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How to Summer Yard Care to Get Rid of Pests

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For most of this summer, we’ve been focused on low-water landscaping and xeriscaping, but summer is also a good time to do pest management. Pests are going to be looking for places to avoid the heat, just like you. Inside your house is a great place to do that. According to CV Lawn King, if you want to reduce your pest problem, there are ways you can manage your lawn to discourage them.

Types of Pests In Your Yard

1. Ticks and Fleas

tick and flea

Ticks and fleas are nasty pests that spread disease everywhere they go. You might not think of this as a lawn problem, but it can be. While pets are usually seen as the culprits, they aren’t the only ones. Squirrels, mice, and other animals spread them as well. If you have them in your yard, there’s a good chance they may drop off their unwanted passengers on your lawn. Keeping an eye out for them is important, so you should treat your lawn early for them.

also read: 4 Landscaping Ideas That Don’t Need Water

2. Grubs

grub worms, the most common lawn pest

Easily the most common pest to run into, grubs of various kinds feed on the roots of your grass. If you don’t treat your lawn for them, then you’ll find patches of your grass dying in the heat of summer. This is another issue you’ll want to tackle early on. There are plenty of pest control products that specifically target them.

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3. Mosquitos


You wouldn’t think your lawn is a big concern to mosquitos, but how you manage your lawn can affect how often you deal with them. Like ticks and fleas, these insects will spread diseases, some of which can be potentially fatal.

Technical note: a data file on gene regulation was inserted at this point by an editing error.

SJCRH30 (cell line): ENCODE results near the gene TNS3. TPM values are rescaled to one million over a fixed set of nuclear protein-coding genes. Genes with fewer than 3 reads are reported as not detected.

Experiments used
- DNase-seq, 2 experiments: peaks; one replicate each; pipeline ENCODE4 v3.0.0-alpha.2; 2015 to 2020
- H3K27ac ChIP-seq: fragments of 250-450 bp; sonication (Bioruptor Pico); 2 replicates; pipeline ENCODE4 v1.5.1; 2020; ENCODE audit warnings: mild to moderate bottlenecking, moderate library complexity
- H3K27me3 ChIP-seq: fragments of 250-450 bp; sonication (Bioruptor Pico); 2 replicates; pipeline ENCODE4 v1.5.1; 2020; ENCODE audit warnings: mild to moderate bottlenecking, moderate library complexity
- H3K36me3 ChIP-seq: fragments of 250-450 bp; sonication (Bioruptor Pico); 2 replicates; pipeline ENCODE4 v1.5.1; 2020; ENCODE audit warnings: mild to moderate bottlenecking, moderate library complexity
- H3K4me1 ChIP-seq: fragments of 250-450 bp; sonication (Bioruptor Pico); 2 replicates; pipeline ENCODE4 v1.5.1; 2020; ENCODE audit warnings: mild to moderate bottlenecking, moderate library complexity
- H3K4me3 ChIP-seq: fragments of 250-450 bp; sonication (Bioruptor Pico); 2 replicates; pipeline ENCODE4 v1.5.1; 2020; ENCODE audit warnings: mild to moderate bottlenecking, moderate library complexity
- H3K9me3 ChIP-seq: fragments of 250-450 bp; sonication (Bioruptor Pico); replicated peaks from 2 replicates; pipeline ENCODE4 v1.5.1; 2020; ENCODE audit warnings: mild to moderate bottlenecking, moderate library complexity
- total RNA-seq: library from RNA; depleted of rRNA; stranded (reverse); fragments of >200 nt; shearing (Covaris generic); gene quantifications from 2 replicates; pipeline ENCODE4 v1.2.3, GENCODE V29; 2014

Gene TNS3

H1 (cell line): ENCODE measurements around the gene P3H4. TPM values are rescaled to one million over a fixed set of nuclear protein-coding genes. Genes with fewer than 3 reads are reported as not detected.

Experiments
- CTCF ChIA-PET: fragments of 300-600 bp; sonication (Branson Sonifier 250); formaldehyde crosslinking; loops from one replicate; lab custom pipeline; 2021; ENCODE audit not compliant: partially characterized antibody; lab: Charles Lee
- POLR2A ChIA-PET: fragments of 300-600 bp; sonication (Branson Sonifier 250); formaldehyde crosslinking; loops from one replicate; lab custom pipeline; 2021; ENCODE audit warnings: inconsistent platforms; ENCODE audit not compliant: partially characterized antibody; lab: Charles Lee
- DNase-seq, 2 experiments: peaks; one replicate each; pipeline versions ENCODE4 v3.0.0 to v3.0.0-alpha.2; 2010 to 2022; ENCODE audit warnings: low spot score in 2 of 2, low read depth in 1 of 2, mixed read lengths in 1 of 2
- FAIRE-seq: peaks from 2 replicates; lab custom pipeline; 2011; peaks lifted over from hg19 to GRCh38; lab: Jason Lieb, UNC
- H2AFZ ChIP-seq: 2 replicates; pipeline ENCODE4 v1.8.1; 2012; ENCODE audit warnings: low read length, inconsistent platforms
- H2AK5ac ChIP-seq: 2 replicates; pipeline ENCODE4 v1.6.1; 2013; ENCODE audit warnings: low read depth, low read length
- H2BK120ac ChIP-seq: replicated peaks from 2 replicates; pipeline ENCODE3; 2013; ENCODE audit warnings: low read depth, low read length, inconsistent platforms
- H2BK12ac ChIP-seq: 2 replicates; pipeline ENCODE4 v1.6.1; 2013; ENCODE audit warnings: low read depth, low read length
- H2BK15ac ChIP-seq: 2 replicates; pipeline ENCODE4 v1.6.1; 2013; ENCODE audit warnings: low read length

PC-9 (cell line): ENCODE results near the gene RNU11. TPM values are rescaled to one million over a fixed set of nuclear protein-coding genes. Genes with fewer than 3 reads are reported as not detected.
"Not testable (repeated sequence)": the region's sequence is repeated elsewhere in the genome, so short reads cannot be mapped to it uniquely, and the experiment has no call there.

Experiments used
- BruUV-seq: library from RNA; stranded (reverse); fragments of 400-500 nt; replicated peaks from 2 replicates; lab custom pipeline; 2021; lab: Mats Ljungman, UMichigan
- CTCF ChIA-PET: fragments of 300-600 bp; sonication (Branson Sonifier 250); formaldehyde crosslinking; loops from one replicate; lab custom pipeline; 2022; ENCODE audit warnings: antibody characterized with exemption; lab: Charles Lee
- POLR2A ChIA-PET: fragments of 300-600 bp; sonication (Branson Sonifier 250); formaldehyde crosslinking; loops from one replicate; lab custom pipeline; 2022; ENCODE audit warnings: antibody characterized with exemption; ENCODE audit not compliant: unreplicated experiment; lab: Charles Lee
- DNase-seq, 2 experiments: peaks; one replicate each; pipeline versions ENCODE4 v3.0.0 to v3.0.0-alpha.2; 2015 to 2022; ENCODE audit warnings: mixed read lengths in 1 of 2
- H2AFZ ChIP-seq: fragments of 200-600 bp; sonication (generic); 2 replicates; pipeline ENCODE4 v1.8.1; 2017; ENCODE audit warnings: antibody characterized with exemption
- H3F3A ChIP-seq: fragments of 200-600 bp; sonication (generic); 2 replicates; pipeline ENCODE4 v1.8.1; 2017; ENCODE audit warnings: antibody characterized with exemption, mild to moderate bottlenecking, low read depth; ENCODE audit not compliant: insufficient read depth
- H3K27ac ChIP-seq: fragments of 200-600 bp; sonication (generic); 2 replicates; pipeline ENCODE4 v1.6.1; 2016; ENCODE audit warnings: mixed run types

also read: How to Protect Your Garden During the Winter

4. Box Elder Bugs

box elder bug pests

A big problem in Cache Valley, box elder bugs are fairly harmless in most senses, but extremely annoying. They reproduce very quickly, produce a terrible smell when startled, and poop on everything. They can also bite if antagonized. Though not a health risk, the bite does leave a red lump. The biggest problem with them is that if killed, their bodies attract beetles. Beetle grubs will kill your lawn, as previously mentioned.

also read: 5 Benefits of Taking Online Gardening Classes

5. Yellow Jackets

yellow jacket wasp

These wasps are ground nesting. They are predatory, so they won’t do serious damage to your lawn, but as they are highly aggressive to anything going near their nest, you don’t want them around. Even if you’re not allergic to their stings, they hurt like hell.

You’ll want to consult a professional exterminator for these pests, as you want to properly identify them.  Too many people have mistaken honeybees for wasps, and while nobody will miss the wasps, honeybees are valuable pollinators.

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How to Protect Against Pests

1. Don’t Overwater Your Lawn

Overwatering your lawn can potentially create standing water. Any place that’s regularly in the shade and has even slightly lower elevation than the rest of your yard can create puddles that will stick around long enough for mosquitoes to lay eggs in them. If you find standing water forming puddles anywhere on your property, takes steps to correct the problem so they don’t form.

Even if you don’t get puddles of standing water, fleas and ticks love wet grass, as it’s much cooler than the surrounding temperature.

2. Build Barriers

You can use different plants to create natural barriers against pest insects. For example, the citronella plant produces an oil responsible for a lemony scent that repels mosquitos. Chrysanthemums repels box elder bugs as well as many other pests and is even used to make an environmentally friendly insect repellent.